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Sian Brooke 'fell in love with Belfast' making gritty police drama Blue Lights

Despite its depictions of violence, Sian Brooke says new police drama Blue Lights is a homage to the city of Belfast.

Sian Brooke as Grace in Blue Lights.

Sian Brooke as Grace in Blue Lights. Image: BBC

It’s almost 25 years since the Good Friday Agreement was signed, ushering in an era of peace in Northern Ireland. The Northern Ireland Assembly was established, the Royal Ulster Constabulary (RUC) became the Police Service of Northern Ireland (PSNI), paramilitaries decommissioned thousands of weapons. But as we hit that anniversary, the promised sunlit uplands are still distant for some communities. The shadow of the Troubles is long, and many of the old power structures remain in place. Against this contemporary backdrop, the BBC’s new drama, Blue Lights, starring Sian Brooke, follows rookie PSNI officers in Belfast, a city where they still face unique challenges – and danger. 

Like many who aren’t from Northern Ireland, Brooke says she didn’t really understand the complexities of the situation until she started work on the series. 

“I didn’t understand the human side of it, I suppose,” she explains. “I didn’t have a deeper understanding of how it really weaves into people’s lives.”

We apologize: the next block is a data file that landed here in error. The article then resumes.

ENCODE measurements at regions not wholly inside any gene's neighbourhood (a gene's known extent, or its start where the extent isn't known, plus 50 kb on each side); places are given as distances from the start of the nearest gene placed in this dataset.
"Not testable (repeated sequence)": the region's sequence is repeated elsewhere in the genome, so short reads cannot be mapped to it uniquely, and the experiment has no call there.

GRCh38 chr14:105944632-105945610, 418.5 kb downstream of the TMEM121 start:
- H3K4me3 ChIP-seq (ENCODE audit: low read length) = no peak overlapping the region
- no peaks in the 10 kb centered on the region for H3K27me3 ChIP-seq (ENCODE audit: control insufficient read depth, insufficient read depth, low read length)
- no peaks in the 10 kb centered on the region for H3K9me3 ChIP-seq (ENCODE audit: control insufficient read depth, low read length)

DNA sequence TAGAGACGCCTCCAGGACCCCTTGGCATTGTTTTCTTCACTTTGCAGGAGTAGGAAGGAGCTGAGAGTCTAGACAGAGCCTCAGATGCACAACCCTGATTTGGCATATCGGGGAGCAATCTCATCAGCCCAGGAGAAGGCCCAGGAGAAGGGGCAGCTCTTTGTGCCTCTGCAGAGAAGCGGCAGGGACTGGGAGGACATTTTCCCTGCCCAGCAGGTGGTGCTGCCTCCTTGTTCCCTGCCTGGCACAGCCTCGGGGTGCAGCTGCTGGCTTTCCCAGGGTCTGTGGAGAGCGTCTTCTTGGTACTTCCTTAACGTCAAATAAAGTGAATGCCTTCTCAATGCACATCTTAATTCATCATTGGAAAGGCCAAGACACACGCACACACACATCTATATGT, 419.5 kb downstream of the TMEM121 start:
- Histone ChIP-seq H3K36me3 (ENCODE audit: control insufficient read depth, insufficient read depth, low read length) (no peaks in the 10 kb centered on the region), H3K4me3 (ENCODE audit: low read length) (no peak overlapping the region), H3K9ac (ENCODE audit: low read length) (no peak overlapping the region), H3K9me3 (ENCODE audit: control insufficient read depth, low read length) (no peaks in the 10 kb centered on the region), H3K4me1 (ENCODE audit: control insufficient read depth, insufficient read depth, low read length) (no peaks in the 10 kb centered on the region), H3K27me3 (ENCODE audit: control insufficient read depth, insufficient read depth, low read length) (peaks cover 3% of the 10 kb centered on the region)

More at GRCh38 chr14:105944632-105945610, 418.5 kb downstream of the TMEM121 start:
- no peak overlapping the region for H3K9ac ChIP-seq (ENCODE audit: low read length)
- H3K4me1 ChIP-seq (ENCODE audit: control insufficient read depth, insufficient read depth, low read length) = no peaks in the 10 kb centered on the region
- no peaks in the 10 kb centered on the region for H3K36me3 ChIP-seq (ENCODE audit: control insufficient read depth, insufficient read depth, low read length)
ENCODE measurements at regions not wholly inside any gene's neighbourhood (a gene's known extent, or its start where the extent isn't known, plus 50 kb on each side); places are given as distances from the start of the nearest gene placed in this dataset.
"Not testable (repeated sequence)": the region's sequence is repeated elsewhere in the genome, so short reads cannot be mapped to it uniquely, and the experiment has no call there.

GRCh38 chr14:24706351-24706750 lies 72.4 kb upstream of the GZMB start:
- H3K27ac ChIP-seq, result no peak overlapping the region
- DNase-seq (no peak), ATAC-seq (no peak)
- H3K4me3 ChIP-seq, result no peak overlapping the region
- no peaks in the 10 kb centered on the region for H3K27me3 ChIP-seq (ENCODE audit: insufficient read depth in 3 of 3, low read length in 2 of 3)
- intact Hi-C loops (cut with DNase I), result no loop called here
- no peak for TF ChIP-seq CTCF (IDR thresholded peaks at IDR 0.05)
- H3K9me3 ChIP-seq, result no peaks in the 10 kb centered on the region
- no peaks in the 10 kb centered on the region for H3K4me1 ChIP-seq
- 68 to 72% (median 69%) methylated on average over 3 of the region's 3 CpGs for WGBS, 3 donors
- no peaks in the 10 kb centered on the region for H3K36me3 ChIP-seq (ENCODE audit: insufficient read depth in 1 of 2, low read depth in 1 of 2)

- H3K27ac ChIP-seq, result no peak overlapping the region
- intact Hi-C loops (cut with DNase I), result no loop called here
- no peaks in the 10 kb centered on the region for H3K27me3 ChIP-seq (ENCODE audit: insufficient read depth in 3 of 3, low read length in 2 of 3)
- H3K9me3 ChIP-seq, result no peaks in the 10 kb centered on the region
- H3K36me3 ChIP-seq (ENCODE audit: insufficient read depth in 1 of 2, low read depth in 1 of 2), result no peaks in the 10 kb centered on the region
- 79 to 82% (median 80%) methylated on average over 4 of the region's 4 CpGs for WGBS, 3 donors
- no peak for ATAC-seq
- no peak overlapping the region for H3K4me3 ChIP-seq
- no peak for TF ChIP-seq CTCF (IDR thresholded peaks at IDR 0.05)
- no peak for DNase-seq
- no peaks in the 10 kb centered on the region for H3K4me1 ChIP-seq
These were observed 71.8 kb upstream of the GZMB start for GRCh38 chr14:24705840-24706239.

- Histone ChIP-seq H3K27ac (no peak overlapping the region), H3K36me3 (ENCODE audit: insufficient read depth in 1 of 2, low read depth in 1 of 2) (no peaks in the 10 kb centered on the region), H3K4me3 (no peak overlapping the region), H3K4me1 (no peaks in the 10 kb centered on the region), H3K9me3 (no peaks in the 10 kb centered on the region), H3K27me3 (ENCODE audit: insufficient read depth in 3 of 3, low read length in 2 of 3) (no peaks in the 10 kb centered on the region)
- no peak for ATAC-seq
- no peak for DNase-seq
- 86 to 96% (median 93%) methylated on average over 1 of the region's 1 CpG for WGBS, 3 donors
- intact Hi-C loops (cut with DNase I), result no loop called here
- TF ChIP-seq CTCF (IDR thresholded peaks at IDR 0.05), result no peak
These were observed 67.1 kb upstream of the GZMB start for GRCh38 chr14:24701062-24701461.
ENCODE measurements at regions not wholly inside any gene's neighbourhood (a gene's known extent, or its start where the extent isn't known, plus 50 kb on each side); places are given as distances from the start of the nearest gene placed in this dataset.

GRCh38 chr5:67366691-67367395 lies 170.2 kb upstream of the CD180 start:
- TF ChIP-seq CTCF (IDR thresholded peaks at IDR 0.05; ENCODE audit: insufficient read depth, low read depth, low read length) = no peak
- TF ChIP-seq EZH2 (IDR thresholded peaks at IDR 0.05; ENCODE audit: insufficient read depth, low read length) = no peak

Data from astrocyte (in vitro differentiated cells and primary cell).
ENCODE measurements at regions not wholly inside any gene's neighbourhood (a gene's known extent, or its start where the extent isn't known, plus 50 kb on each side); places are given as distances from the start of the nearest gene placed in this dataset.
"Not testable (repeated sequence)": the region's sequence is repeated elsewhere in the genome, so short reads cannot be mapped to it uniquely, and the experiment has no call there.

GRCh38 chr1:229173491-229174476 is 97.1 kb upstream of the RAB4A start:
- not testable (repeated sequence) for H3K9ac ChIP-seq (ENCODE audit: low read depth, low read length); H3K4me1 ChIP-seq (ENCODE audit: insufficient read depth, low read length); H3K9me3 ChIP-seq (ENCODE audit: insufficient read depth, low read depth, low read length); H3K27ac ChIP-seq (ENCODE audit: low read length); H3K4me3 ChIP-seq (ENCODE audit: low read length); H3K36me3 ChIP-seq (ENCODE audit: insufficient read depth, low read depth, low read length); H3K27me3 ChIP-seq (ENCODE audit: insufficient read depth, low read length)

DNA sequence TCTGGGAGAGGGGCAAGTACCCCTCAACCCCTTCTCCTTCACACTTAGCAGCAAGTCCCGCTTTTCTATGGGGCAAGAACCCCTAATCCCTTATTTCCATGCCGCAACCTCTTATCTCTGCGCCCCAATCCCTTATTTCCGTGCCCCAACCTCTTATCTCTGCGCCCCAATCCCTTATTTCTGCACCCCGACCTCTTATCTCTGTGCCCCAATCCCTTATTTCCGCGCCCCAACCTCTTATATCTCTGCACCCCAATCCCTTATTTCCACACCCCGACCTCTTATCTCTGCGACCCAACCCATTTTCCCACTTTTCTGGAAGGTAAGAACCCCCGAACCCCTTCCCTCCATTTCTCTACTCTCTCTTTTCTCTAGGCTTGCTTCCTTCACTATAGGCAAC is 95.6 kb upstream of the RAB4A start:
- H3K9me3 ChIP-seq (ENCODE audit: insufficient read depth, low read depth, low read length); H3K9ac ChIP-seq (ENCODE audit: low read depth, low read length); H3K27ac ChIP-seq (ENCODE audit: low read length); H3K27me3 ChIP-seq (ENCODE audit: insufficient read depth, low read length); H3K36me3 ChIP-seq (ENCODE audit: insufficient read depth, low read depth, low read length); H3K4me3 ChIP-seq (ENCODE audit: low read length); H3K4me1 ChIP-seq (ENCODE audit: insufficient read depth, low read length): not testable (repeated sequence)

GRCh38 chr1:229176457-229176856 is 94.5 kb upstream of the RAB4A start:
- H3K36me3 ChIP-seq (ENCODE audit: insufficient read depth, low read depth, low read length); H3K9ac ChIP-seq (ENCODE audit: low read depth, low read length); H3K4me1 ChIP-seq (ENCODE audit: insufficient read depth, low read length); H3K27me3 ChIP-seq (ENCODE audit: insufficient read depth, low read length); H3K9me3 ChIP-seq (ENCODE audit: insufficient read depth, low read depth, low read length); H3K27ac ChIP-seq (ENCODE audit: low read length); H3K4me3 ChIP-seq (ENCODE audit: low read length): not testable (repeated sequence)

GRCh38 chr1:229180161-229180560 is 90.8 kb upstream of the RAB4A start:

Blue Lights is Sian Brooke’s first major leading role after appearing in some of the biggest series on UK TV, including House of the Dragon, Good Omens, Apple TV’s Trying and a very memorable turn as Sherlock’s sister Eurus in the Benedict Cumberbatch series. “In Sherlock I played a complete psychopath,” she says. “I don’t know what it says about me, but I loved playing a psychopath. You get to behave so outrageously, and do things you would never ever dream of doing in real life.” 

Written by ex-Panorama documentary makers Declan Lawn and Adam Patterson, both from Northern Ireland, Blue Lights is very much grounded in reality. To this Belfast-born reporter at least, it feels impressively authentic. As the minds behind The Salisbury Poisonings – the BBC’s most watched drama of 2020 – Lawn and Patterson also know how to turn complicated real-life events into watchable telly.  

“That’s the beauty of Adam and Declan’s writing,” says Brooke. “They know the mechanics of how that city lives and breathes. They were investigative journalists, so they’re curious with their research and I think that shows.” 

Blue Lights shows the near impossibility of policing communities who’ve learned to trust paramilitaries before PSNI. It shows the personal risk that remains for officers, who check their cars for bombs and vary their routes home lest they be followed. We also see the drug dealing that props up local bosses, the despairing mothers who can’t stop their sons joining up with the IRA or UVF. Early in the series, one young lad gets kneecapped – shot in both his legs. His father has delivered him for the ‘punishment attack’, fearful of an even worse outcome if he doesn’t. There’s little investigators can do when the victim is saying nothing.